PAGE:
John Dewey’s writings on schooling are extensive, and characteristically wide-ranging: teachers are expected to think deeply about knowledge construction, how we think and learn, the purpose of curriculum in the life of the child, and the role of school and societal reform. He worked throughout his life to develop and refine his philosophy of experience, describing all learning as defined by the quality of interactions between the learner and the social and physical environment. According to Dewey, teachers have a responsibility to structure educational environments in ways that promote educative learning experiences, those that change the learner in such a way as to promote continued learning and growth. The capacity to reflect on and make meaning from one’s experiences facilitates this growth, particularly in increasing one’s problem-solving abilities. While Dewey wrote little that specifically addressed the preparation of teachers, his 1904 essay, “The Relation of Theory to Practice in Education,” makes clear that he grounds his beliefs about teachers’ learning in this same philosophy of experiential learning. Dewey argued that thoughtful reflection on previous and current educational experiences is especially important in teacher preparation; teacher educators could then guide beginners to examine and test the usefulness of the beliefs formed from those experiences. Teacher educators, therefore, have a responsibility to arrange learning environments for beginning teachers to promote sequential experiences leading to increased understanding of how children learn, “how mind answers to mind.” These experiences can then help beginning teachers grow, not as classroom technicians, but as true “students of teaching.” Dewey’s ideas remain relevant, but must also be viewed in historical context, in light of his unfailing belief in education and the scientific method as ways to promote individual responsibility and eliminate social problems. His vision of a democratic society remains a fearless amalgam of human adaptation, continuity, change, and diversity: public schools are privileged locations in a democracy for the interplay and interrogation of old and new ideas. Teacher preparation and teacher wellbeing are crucial elements; they can provide experiences to educate all children for participation in their present lives in ways that facilitate their growth as citizens able to fully participate in a democracy. Despite criticism about limitations of his work, Dewey’s ideas continue to offer much food for thought, for both research and practice in teacher education.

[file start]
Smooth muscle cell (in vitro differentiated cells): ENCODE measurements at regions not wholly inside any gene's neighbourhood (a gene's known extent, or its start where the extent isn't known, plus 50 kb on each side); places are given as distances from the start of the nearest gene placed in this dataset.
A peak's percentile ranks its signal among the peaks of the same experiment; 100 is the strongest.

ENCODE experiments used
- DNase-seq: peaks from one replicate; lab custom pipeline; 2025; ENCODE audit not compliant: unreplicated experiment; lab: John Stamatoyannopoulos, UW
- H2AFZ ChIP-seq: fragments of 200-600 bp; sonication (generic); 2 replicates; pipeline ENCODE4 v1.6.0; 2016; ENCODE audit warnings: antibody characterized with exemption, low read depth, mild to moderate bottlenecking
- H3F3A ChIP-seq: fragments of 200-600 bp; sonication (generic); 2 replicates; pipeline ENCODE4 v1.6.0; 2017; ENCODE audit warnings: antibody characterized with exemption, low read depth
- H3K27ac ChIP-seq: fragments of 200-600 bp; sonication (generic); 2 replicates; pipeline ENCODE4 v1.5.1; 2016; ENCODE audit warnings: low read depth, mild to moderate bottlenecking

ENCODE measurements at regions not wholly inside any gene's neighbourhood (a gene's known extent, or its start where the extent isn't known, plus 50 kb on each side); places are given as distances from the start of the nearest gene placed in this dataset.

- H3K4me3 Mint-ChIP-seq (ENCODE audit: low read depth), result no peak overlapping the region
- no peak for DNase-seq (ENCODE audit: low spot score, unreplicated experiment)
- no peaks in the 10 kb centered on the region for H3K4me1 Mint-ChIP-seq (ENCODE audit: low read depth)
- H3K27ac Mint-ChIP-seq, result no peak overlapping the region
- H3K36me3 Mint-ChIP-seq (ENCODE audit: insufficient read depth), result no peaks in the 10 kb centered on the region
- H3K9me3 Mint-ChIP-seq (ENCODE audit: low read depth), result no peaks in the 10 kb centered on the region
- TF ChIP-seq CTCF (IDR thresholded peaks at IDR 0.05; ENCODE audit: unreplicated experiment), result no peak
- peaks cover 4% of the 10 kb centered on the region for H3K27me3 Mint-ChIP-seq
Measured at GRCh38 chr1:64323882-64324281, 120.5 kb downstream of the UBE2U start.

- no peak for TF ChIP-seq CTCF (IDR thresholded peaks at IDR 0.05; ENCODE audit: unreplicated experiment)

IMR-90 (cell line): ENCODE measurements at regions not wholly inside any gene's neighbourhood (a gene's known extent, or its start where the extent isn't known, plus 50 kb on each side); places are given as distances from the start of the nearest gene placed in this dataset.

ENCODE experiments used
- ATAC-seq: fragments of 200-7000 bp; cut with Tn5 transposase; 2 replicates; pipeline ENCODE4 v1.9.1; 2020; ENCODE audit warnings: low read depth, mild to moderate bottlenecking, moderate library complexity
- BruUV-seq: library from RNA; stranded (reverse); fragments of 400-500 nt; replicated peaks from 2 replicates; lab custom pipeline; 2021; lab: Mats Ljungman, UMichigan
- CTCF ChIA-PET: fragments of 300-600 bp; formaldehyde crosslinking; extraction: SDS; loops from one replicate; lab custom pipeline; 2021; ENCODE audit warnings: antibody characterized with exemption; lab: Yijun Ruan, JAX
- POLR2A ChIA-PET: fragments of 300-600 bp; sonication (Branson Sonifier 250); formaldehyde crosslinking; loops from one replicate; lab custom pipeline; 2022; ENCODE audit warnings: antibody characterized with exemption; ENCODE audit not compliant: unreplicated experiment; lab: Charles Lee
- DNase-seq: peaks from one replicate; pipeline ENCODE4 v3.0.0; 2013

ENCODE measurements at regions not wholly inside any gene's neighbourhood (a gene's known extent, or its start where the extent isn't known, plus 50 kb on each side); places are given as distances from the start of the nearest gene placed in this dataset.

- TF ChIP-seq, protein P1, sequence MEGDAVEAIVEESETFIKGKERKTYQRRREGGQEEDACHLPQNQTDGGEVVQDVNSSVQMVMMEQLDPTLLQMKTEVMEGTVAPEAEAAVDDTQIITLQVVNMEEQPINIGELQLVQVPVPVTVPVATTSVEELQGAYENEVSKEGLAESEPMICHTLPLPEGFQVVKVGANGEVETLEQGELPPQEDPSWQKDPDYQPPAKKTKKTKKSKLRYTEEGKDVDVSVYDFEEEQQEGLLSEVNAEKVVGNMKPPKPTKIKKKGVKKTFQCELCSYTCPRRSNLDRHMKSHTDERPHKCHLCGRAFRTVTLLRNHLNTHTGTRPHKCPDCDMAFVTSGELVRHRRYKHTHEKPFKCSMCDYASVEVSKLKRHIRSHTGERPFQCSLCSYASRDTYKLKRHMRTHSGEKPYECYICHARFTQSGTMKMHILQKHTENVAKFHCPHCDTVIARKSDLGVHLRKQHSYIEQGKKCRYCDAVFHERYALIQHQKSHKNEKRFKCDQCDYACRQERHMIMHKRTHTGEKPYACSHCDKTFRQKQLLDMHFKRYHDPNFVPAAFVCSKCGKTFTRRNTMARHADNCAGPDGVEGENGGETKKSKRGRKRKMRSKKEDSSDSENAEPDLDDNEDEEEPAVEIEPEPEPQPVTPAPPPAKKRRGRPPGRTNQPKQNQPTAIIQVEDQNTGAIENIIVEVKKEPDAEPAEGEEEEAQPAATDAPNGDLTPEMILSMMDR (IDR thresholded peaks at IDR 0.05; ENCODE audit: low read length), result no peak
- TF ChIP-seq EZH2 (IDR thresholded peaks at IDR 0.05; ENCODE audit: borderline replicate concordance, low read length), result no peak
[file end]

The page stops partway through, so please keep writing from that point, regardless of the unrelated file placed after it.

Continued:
Teacher identity is conceived in complex ways, in part because of the attention that must be paid to both the personal and the professional dimensions of teaching experience. In addition, teacher identity as a concept is closely intertwined with the notion of teacher agency, as well as with the potential for a teacher to encounter ongoing challenges in the development and adjustment of identity in diverse educational contexts. Literature on teaching from a range of areas—teacher education, preservice teaching, in-service teaching in schools, and university or higher education teaching—reflects a variety of existing approaches to teacher identity. Despite the complexity of the concept, understanding teacher identity remains of critical importance to individual educators, to institutions and to society as a whole.